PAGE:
Specializing in Slip & Fall Cases
A Personal Injury Attorney for Premises Liability
At Morris Law, our personal injury attorney has the legal knowledge and experience you need to pursue an injury claim. If someone else’s negligence led to your slip and fall accident, we can help identify the responsible individuals and hold them accountable in a premises liability case. We will do everything we can to protect your rights and help you fight for the compensation you need to aid in your recovery.
Our personal injury attorney knows that a slip and fall accident can result in a multitude of different injuries. According to the Centers for Disease Control and Prevention (CDC), over one million Americans suffer from injuries related to a slip and fall accident, with over 17,000 people dying in the U.S. annually from slip and fall incidents. In legal terms, slip and fall accidents typically fall under an area of law known as premises liability. If you or someone you love has been injured in a slip and fall accident, you have the right to pursue compensation for your injuries.
Premises Liability in South Carolina
Premises liability is a legal concept that occurs where the injury was caused by some type of unsafe or defective condition on someone else’s property. It is applicable in many personal injury cases, especially when it comes to slip and fall incidents. There are a few examples of where premises liability could come into play:
- Slip and fall accidents on commercial property
- Slip and fall accidents on someone else’s private property
- Slipping or falling at a swimming pool
- Slipping on an elevator
- Falling on an escalator
- Slipping or tripping on a defective sidewalk or aisle
- Tripping or falling due to inadequate maintenance of public or private premises
If you do get injured in a scenario similar to any of these, you may be able to file a premises liability lawsuit, and our personal injury attorney can help you make that determination. In South Carolina, the statute of limitations is three years from the date the accident occurred to file a claim or lawsuit. This means that the clock begins ticking from the date that the accident occurred, not when you first discovered your injuries or began receiving treatment. After that three-year window has passed, you are no longer eligible to bring the case to court.
How to Prove Fault
In order for someone to be held accountable, your personal injury attorney will need to prove that liability exists. In order to be responsible for someone being injured, one of the following things must be true:
- The owner of the premises or an employee must have caused the unsafe condition.
- The owner of the premises or an employee must have known of the dangerous condition and did nothing about it.
- The owner of the premises or an employee should have known of the dangerous condition because a reasonable person taking care of the property would have discovered and addressed the issue.
What Determines Liability
A duty of care exists for those who are property owners. That includes homeowners, business owners and government entities. You can even be held liable if someone gets injured on your property. In any negligence case, the duty of care has to be breached in order for you to successfully prove liability. To do so, these elements must be fulfilled:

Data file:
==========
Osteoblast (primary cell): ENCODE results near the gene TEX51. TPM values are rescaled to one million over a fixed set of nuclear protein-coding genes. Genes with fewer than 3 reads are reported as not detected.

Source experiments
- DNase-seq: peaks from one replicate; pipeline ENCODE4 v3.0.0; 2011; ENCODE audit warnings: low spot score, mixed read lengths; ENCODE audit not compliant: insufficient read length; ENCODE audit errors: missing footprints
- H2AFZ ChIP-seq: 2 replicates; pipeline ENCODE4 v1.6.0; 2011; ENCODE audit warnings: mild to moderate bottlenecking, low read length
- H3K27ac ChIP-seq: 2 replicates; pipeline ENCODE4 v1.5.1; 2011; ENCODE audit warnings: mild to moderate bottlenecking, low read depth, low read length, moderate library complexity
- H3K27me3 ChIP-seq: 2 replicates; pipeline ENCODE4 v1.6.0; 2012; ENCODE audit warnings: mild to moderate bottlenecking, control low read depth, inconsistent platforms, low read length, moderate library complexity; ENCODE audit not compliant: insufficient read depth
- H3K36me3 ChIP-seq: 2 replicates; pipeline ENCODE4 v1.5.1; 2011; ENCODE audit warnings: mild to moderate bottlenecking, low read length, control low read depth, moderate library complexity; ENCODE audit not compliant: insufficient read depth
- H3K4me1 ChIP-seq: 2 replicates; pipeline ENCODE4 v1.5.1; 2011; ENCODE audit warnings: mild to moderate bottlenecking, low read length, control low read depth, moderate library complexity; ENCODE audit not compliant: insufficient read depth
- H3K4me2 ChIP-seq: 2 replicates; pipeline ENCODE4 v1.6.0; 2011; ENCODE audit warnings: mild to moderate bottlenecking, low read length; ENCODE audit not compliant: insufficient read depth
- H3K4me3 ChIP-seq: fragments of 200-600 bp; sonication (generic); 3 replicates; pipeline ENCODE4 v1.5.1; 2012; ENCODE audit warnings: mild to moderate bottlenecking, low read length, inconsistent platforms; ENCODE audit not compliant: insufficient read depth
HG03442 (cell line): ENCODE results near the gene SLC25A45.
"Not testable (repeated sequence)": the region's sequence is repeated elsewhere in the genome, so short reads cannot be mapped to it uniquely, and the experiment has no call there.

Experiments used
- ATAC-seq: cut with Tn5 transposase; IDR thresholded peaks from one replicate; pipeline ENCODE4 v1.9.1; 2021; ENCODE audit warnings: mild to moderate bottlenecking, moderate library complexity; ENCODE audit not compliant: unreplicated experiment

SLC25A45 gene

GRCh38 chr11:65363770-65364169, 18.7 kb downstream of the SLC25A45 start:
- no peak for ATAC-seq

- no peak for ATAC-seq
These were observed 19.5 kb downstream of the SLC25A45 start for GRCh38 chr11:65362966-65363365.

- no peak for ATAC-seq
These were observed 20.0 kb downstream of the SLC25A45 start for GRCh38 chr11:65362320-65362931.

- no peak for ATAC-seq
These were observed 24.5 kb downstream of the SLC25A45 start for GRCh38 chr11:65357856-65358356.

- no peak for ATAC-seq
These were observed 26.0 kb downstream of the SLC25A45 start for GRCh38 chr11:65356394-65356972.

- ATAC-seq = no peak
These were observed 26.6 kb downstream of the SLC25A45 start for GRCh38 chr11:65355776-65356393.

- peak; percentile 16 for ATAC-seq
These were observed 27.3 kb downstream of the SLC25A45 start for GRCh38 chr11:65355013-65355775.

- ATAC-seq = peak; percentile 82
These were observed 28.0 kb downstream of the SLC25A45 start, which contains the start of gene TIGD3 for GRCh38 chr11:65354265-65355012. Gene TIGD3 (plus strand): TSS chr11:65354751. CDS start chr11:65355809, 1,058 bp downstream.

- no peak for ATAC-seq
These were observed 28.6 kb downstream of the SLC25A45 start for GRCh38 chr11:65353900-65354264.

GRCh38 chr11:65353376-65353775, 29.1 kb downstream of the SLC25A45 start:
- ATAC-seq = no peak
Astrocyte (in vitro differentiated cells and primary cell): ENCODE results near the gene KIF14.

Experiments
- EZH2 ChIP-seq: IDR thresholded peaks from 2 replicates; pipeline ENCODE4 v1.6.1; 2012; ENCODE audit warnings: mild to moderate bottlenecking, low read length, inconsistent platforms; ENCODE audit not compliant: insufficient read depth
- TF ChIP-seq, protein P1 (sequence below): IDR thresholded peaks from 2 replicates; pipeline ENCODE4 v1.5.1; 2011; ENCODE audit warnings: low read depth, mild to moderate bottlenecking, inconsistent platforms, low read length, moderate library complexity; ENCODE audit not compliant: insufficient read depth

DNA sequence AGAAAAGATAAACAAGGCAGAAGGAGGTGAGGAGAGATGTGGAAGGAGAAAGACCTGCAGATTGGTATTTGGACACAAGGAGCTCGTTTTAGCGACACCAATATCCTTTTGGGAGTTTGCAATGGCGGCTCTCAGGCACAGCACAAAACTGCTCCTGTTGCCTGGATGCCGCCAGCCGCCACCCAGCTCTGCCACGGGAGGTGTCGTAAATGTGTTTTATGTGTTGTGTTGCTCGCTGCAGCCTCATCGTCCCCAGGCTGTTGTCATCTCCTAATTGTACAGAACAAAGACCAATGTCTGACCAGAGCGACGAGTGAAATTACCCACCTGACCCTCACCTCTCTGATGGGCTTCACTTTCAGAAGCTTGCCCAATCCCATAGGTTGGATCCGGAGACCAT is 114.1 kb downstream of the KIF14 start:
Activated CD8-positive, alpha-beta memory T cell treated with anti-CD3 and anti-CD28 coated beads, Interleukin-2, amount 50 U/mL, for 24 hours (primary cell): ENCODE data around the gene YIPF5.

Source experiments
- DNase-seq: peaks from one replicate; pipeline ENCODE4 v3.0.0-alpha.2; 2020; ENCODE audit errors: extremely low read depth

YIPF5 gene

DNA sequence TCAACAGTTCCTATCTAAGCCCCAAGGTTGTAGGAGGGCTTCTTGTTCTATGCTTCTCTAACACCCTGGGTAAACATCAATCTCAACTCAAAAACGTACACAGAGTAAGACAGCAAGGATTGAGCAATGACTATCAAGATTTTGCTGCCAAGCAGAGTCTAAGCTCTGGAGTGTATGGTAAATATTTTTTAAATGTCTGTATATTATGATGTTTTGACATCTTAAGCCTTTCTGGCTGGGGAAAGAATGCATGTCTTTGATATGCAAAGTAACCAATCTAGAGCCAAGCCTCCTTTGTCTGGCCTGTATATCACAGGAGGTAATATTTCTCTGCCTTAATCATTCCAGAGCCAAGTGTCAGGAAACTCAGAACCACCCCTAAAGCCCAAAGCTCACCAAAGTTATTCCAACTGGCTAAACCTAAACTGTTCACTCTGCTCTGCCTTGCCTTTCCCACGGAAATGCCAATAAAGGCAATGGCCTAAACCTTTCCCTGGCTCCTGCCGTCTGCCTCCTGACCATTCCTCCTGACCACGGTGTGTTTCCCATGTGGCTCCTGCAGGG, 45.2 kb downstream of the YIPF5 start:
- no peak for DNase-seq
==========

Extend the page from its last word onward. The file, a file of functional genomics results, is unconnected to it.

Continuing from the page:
- The defendant had a duty of care to the plaintiff (injured person).
- That duty was breached when the defendant’s action or inaction caused the plaintiff’s injury.
- The plaintiff’s injury was proximately (directly) caused by the defendant.
- The injury cost the plaintiff money or physical pain and suffering.
South Carolina’s Modified Comparative Negligence Law
South Carolina is considered a modified comparative negligence state with a 51% bar. This means that the only way you can be eligible to receive compensation is if you, as the victim, are found to be 50% at fault or less for causing the accident. If the court rules that you are 51% or more at fault for the accident, you will not be eligible to receive compensation. Additionally, if you are found to hold some level of fault for the accident, your compensation will be reduced by the percentage of fault that has been attributable to you.
For example, if you slip and fall on someone else’s property, but the court finds that you are 10% at fault for the accident because you were running when you should have been walking, your compensation will be reduced by 10% to account for your level of fault. If the court decides to award $100,000 in damages, you will only be eligible to collect $90,000. Our personal injury attorney can assist you in determining the percentage of at fault in your case.
You Deserve a Strong Personal Injury Attorney on Your Side
At the end of the day, bearing the burden of recovery after an accident is difficult enough without also dealing with the complex legalities of a personal injury claim. Luckily, you don’t have to face these challenges on your own.
For more than 15 years, Morris Law has been working with individuals and families who have been injured in a slip and fall accident to help them pursue the compensation they need to help them recover. We fight aggressively on your behalf to protect your rights and advocate for your needs, and we won’t back down when negotiating with insurance companies or opposing counsel so that you can get the compensation you deserve.
Contact Us Today About Your Slip & Fall Case
If you or someone you love has been injured in a slip and fall accident, you are within your rights to pursue compensation. Call Morris Law at (864) 679-9999 today to schedule a free one-on-one consultation. You can also submit a contact request form and we will reach out to you as quickly as possible.